The key to making world champion skiers? Start them young.
Just ask New Zealand-born big mountain freeskier Sam Lee—whose parents first put him on skis when he was a toddler—if you can track him down, that is. Early in 2018, Lee left his hometown of Wanaka and has since made Freeride World Tour stops at Revelstoke and Kicking Horse in British Columbia, Hakuba in Japan, and, in February, headed across the pond to an event in Verbier, Switzerland. When we caught up with him, Lee was getting ready to head to Slovakia.
"I’ve spent a lot of time on planes, in trains, and carpooling," Lee laughs. That’s okay, though, because he needs plenty of downtime in order to keep planning his next stops—figuring out accommodations, sorting out passes, compiling GoPro video footage, and putting together content for his sponsors.
All that planning takes a lot of time, but Lee still manages to squeeze in plenty of actual skiing, too. He finished the 2017 Freeride World Tour with seven top-five finishes, putting him in sixth place overall.
To imagine the Freeride World Tour, picture the events you’ve seen at the Winter Games. Keep the skis or snowboards, and throw just about everything else out the window. The events are still made up of some of fittest, gnarliest athletes on the planet, but unlike the controlled circumstances you find in Super Giant Slalom, freeskiing events take place in the backcountry.
Skiers like Lee take on the kinds of fluted spines you see in Warren Miller movies. Each time he skis a big line, a panel of six judges scores his run. The Freeride World Tour judges’ manual puts it simply: "A judge has to ask himself at all times how fast, how big and how much in control a rider is compared to how steep, how exposed and in what snow conditions the action is happening."
The judges scoring Lee’s runs base their scores on how difficult his chosen line is, how fluid and in control he looks, how big his jumps are (and how well he lands them), and his overall technique.
One of Lee’s proudest accomplishments is his third-place finish on his last stop of the 2017 tour, in Haines, Alaska.
"It’s such a dream zone for skiers," he says of Alaska’s legendary lines. “It’s pretty much nirvana, you know? It’s the place you go when you’re doing big lines and skiing hard—it’s where everyone wants to end up. So [skiing there] was kind of a throwback to the original freeskiing competitions.”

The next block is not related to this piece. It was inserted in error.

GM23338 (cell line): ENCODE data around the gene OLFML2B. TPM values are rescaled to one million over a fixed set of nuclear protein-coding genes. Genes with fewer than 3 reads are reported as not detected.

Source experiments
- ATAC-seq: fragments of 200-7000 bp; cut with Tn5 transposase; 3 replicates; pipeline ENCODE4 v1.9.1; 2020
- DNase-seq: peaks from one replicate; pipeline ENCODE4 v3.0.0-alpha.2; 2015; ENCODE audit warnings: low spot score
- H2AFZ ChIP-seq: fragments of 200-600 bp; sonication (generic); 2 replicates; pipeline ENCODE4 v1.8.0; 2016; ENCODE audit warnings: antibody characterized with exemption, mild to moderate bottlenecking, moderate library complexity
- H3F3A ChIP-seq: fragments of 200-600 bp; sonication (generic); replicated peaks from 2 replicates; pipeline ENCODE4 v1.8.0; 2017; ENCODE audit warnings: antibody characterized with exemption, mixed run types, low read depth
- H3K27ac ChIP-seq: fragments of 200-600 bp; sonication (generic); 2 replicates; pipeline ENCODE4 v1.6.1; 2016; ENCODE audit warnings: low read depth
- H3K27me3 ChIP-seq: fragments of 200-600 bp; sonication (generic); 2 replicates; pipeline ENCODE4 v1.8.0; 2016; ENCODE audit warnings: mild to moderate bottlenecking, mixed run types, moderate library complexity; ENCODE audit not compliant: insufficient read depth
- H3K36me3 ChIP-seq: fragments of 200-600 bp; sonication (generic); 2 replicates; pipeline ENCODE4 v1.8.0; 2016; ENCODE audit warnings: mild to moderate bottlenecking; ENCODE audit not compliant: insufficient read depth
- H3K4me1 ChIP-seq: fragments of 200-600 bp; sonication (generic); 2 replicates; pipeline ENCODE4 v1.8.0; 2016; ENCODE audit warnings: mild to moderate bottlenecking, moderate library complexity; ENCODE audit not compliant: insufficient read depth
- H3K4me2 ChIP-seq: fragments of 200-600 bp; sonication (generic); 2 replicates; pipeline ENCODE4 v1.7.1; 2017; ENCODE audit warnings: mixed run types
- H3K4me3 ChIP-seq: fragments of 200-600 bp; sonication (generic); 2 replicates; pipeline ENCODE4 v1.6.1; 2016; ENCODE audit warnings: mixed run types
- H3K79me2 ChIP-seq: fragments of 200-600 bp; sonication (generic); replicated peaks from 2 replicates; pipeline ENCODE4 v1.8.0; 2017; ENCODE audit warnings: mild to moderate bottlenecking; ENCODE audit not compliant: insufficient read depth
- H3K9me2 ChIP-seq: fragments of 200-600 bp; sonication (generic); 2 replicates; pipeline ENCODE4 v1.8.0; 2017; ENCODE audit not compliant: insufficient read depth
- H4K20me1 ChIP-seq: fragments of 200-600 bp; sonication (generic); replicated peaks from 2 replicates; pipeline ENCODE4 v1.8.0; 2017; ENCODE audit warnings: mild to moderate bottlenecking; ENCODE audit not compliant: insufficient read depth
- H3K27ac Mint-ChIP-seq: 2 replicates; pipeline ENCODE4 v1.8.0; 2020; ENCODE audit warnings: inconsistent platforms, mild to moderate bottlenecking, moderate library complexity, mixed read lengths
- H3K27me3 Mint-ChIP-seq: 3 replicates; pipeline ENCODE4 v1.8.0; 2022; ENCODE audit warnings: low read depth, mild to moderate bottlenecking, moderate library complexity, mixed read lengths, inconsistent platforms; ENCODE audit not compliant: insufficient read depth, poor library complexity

Lee has a sense of freeskiing history. His parents have been skiers since long before he was born, he explains, adding that his mom was still skiing while she was pregnant with him. "And then, as soon as I was born, I was going along in a backpack," he remembers, “I’ve been skiing myself since just before I was three years old, and I’ve been doing it ever since.”
His earliest skiing memories are probably familiar to most folks who were put on skis as kids: falling over on steep slopes, realizing your skis have fallen off, continuing to slide downhill. Soon enough, though, Lee was making turns without losing track of his skis.
His parents put him in ski school with the intention of growing his skills, and by the time he was eight, they’d gotten him on the ski racing track.
"It wasn’t a serious thing," he recalls of his early racing days, “It was just, like, ‘That’s the next step!’” His parents wanted to shred a little harder than one can do with an eight-year-old tagging along, Lee explains, so it made sense to have him occupied with racing.
By the age of 16, Lee had plenty of races under his belt, and he became captivated with freesking. The first season he made the switch, he was mentored by Kiwi freeskier Alex Lyndon. His attitude really stuck with Lee: "It’s just skiing," he remembers Lyndon saying, “It’s supposed to be fun!”
Lee may think his job is fun, but he takes it seriously, too. "I’d like to up my performance from last year," he says of his 2018 goals on the Freeride World Tour, “I’d love to try and get a couple of Top 5 finishes in the next couple of events. We’ll see if I can see some lines that really inspire.”
It takes a lot of work to ski full time, but, as Lee puts it, "at the end of the day, I’m skiing most of the time, so that’s pretty cool." He also credits Marmot’s support for the past 4+ years as a big part of his success. “Being able to ride in high tech outerwear means that I can be out training in all weather, from super cold blizzards to rainstorms,” he explains. “It [the outerwear] has also given me the freedom to explore the backcountry knowing that I'm prepared for everything.”